Against by Sarah Harris
Imagine having the most intimate parts of your life being aired to millions of people on a daily basis? I’m assuming most of you wouldn’t be too pleased with the prospect. Just days ago, Kylie Jenner released an 11-minute video detailing her pregnancy journey over the last 9 months and within hours the video had millions of views. It raised the question as to why we as a general public are so consumed by celebrity culture?
Living in the ‘Kardashian era,’ most of us are used to being bombarded with pointless and often pathetic articles on a daily basis about subjects as ridiculous as what colour shoe laces so and so was wearing. Being so obsessed with the lives of famous people is bound to do more harm than good. In my opinion, being so influenced by those such as the Kardashian sisters can often cause problems both mentally and physically, as it can cause us to have unrealistic expectations and instead leave us feeling insecure about almost every aspect of our lives.
Just weeks ago, I came across the story of an Iranian woman who paid over £100,000 to have plastic surgery to look like Angelina Jolie. Of course, if we’re constantly surrounded by images of 6ft models and celebrities with their perfectly botoxed faces and injected lips, we’re going to have ridiculously high expectations that we will most likely never meet. Studies have even found that in this day and age, females between 14 – 20 are more likely to have problems with their body image if they belong to a ‘fandom’ or obsessed with a particular celebrity.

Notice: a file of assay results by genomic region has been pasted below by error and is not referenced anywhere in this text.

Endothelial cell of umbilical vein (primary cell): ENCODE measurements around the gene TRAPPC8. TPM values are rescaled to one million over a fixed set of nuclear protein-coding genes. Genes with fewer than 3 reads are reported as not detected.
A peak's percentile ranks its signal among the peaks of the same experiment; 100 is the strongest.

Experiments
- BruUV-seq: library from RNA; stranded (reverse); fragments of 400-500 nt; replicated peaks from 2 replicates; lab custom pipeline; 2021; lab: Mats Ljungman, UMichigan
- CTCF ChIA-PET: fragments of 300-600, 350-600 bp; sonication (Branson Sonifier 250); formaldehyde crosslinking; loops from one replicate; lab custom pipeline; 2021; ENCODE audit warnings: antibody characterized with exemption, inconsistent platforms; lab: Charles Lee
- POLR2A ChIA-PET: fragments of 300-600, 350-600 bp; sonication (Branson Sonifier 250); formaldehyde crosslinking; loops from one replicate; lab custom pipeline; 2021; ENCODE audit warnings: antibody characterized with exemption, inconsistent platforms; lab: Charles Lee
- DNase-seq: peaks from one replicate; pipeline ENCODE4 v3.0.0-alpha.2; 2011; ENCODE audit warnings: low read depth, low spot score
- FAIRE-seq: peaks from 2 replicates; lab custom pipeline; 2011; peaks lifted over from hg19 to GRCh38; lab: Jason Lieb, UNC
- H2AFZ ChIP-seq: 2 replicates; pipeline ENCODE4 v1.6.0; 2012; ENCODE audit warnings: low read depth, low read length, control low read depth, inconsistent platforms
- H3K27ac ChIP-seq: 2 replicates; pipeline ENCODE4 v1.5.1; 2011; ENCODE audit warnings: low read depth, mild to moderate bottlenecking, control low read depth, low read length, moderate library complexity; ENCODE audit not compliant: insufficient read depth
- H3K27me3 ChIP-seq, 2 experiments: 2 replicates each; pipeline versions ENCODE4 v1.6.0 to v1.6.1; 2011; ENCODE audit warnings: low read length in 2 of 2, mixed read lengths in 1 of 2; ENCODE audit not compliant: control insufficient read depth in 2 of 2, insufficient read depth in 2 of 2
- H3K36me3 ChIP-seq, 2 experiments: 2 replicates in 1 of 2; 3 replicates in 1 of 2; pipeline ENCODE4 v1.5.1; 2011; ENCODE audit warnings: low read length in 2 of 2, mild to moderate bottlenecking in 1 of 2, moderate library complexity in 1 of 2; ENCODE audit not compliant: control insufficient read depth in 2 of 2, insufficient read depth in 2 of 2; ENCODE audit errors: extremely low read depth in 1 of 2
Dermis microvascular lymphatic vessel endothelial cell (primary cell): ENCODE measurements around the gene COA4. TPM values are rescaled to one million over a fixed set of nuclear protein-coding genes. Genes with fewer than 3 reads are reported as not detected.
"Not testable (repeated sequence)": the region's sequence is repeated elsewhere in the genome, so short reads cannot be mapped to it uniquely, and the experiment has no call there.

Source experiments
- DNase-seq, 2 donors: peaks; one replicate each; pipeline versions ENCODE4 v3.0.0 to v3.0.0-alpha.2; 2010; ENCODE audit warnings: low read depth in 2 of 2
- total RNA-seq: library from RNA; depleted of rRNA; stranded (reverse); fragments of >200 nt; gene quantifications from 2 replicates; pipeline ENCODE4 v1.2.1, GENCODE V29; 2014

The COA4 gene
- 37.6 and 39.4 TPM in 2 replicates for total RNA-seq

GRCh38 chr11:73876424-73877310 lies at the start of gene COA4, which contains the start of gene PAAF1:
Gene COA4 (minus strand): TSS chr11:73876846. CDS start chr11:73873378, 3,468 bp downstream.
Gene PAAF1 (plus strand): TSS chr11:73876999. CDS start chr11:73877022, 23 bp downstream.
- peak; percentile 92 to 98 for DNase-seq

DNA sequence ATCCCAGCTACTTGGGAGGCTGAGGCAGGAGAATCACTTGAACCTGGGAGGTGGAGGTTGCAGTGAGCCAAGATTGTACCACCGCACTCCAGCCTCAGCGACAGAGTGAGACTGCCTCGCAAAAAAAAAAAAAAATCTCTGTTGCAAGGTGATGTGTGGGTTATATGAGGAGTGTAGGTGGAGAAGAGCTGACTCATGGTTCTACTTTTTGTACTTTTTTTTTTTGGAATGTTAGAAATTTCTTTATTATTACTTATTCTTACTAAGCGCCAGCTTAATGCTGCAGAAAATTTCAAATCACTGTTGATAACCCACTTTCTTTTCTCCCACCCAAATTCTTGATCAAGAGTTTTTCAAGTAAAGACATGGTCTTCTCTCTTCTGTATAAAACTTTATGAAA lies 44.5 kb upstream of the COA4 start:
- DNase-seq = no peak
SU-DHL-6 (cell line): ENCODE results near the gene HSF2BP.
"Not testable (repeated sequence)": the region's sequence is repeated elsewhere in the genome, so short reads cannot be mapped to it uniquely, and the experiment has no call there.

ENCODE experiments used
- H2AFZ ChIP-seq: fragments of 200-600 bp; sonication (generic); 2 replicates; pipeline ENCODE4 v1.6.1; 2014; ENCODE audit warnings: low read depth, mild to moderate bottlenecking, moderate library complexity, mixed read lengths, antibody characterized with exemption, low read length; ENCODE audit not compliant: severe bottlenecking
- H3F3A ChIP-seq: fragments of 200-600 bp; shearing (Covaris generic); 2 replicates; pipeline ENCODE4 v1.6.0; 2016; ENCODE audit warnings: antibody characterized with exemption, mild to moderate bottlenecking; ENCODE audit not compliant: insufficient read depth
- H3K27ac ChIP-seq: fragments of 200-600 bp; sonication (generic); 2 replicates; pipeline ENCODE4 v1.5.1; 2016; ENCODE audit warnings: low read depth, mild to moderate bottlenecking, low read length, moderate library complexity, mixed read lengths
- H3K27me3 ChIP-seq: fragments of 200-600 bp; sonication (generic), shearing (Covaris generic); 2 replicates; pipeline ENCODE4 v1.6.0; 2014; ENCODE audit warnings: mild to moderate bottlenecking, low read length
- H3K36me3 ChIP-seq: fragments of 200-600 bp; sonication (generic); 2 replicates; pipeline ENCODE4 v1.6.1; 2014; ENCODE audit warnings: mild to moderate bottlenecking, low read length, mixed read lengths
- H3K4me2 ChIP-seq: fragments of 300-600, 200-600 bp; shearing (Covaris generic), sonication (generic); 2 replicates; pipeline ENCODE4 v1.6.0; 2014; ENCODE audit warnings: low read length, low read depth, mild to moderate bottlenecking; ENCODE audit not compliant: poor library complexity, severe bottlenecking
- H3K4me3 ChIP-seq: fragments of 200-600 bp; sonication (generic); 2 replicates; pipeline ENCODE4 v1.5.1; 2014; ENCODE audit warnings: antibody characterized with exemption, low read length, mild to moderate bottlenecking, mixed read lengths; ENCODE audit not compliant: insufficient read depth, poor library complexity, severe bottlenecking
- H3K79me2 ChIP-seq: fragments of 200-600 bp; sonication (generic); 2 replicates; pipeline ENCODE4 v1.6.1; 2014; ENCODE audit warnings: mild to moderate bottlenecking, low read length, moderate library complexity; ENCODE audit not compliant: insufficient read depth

Celebrity Worship Syndrome is a form of Obsessive Compulsive Disorder (OCD) in which a person becomes so deeply involved with the details of a celebrity’s personal life that it starts to impact their own mental health. Mental health experts have found that those who closely follow the lives of celebrities are more likely to suffer from depression and anxiety. It’s clear that celebrity culture is damaging to this current generation and those yet to come, yet instead of furthering away from it, we are becoming more captivated by the lives of certain personalities.
We obviously need to distance ourselves from this rising issue and concentrate more on our own lives. Curiosity is a natural process yet, when it starts to impact our daily lives and wellbeing, we need to make sure we do all that we can to distance ourselves from the problem. Whether it be by boycotting certain news resources or giving up your favourite reality TV show, we as a society need to do more to drift away from celebrity culture and the issues that come with it.